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Defining Affordable Housing

For many years the term “affordable housing” has been used and abused. Is expensive housing affordable because millionaires have enough money to pay for it? Is cheap housing located far from public transport, employment, hospitals, schools and shops truly affordable?

Locking down a definition has been as hard as nailing jelly to a tree.

Like many things, that which is difficult is also incredibly important. We are in a housing crisis and we need to be able to judge how Governments and “markets” perform in delivering the affordable housing that we need.
On the demand side we can measure housing stress, being the number of households who pay 30% or more of their income on their rent or mortgage payments.

VCOSS has estimated that about 115,000 Victorian renters face housing stress. For home owners, modelling produced by Digital Finance Analytics showed that 300,000 Victorian households are struggling to afford their mortgage repayments, a figure that would almost double if interest rates were to rise by 2 per cent.

But in terms of supplying affordable housing, you can make it up as you go along. More to the point, developers can claim to have delivered affordable housing without any benefit at all going to those who are experiencing housing stress.

In their comprehensive housing policy ‘Homes for Victorians’ the Andrews Government attempted to define what is affordable;

“Affordable housing is housing that is appropriate for the needs of a range of very low to moderate income households, and priced (whether mortgage repayments or rent) so these households are able to meet their other essential basic living costs.”

Not the most definitive of definitions to be sure. On a policy level, the inclusion of moderate income households makes it far easier for developers to meet the definition in a technical sense without providing the kind of housing that many would consider truly affordable.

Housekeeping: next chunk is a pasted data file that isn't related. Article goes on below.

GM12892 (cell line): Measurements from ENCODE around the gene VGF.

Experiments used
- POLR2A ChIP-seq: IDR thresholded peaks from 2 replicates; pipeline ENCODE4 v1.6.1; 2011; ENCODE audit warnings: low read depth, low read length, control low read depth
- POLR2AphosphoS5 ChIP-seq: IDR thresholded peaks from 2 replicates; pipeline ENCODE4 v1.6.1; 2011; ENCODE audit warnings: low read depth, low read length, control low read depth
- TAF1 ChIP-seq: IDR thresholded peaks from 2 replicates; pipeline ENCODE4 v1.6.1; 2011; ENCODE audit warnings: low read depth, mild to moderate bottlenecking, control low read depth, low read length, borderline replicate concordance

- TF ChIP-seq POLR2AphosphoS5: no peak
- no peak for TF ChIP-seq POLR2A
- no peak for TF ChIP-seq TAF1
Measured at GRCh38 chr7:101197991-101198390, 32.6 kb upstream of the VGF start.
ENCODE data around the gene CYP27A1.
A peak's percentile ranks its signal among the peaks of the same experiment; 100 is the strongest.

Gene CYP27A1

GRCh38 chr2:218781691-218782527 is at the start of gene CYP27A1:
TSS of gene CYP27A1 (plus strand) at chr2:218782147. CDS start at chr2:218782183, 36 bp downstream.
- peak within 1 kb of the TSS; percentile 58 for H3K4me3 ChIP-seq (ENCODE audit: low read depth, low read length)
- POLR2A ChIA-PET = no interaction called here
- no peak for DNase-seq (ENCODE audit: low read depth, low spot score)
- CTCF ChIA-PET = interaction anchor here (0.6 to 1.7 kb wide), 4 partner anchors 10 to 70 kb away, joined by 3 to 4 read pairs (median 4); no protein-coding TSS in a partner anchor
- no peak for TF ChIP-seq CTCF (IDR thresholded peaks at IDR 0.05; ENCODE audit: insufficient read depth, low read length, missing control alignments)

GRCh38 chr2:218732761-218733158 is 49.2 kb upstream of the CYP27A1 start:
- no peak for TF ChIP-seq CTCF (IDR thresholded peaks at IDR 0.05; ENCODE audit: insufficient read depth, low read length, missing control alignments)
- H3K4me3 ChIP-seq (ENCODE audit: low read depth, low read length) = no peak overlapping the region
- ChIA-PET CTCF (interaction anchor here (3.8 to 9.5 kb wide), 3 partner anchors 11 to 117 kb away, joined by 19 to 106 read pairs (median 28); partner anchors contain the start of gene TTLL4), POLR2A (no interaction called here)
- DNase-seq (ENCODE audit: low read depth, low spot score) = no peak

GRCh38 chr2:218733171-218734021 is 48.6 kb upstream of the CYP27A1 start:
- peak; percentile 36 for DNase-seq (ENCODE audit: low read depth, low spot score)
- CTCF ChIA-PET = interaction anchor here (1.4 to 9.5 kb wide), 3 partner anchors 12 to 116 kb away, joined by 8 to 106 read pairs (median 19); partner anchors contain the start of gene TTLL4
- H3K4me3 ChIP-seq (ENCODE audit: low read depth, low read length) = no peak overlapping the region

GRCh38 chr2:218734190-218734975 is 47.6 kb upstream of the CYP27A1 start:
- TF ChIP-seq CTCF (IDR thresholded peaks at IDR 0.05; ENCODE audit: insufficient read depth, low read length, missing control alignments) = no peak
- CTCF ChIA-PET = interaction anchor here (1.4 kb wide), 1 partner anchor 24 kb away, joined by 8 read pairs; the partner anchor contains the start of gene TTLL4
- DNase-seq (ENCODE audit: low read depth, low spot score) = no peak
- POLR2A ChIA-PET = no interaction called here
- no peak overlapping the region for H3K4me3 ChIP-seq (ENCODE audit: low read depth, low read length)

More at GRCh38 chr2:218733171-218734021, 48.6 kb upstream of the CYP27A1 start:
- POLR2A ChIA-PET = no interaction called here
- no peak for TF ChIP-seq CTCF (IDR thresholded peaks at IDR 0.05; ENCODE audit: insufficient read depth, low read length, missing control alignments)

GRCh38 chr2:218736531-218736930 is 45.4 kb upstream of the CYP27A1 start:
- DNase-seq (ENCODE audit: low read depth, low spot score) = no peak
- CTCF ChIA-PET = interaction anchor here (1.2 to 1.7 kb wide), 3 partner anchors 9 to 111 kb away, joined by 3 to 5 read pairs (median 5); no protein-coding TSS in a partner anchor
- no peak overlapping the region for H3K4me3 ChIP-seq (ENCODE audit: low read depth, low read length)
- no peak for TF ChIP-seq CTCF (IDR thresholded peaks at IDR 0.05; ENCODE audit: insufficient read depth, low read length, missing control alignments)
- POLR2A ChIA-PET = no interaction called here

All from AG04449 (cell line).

The definition we favour is the one developed by the Affordable Housing Working Group established by the Australian Government under the Council on Federal Financial Relations. It reads;

“Affordable housing is that which reduces or eliminates housing stress for low-income and disadvantaged families and individuals in order to assist them with meeting other essential basic needs on a sustainable basis, whilst balancing the need for housing to be of a minimum appropriate standard and accessible to employment and services.”

From our perspective, this definition hits all the right bases; housing stress, low-income and disadvantaged, minimum appropriate standard, accessible to employment and services.

Undoubtedly, it is more difficult to define “affordable housing” in legislation. To their credit, that is what the Victorian Government has tried to do.

The Planning and Building Legislation Amendment (Housing Affordability and Other Matters) Bill 2017 was introduced into the Victorian Parliament on June 20, 2017.

It includes the following definition;

“3AA Meaning of affordable housing